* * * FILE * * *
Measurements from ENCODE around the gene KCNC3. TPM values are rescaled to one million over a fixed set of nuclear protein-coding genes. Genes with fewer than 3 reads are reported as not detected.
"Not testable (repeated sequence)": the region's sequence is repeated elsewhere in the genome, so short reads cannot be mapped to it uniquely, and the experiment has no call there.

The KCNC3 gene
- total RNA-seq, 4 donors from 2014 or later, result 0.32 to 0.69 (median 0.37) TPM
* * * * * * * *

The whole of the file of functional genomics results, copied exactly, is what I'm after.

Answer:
Measurements from ENCODE around the gene KCNC3. TPM values are rescaled to one million over a fixed set of nuclear protein-coding genes. Genes with fewer than 3 reads are reported as not detected.
"Not testable (repeated sequence)": the region's sequence is repeated elsewhere in the genome, so short reads cannot be mapped to it uniquely, and the experiment has no call there.

The KCNC3 gene
- total RNA-seq, 4 donors from 2014 or later, result 0.32 to 0.69 (median 0.37) TPM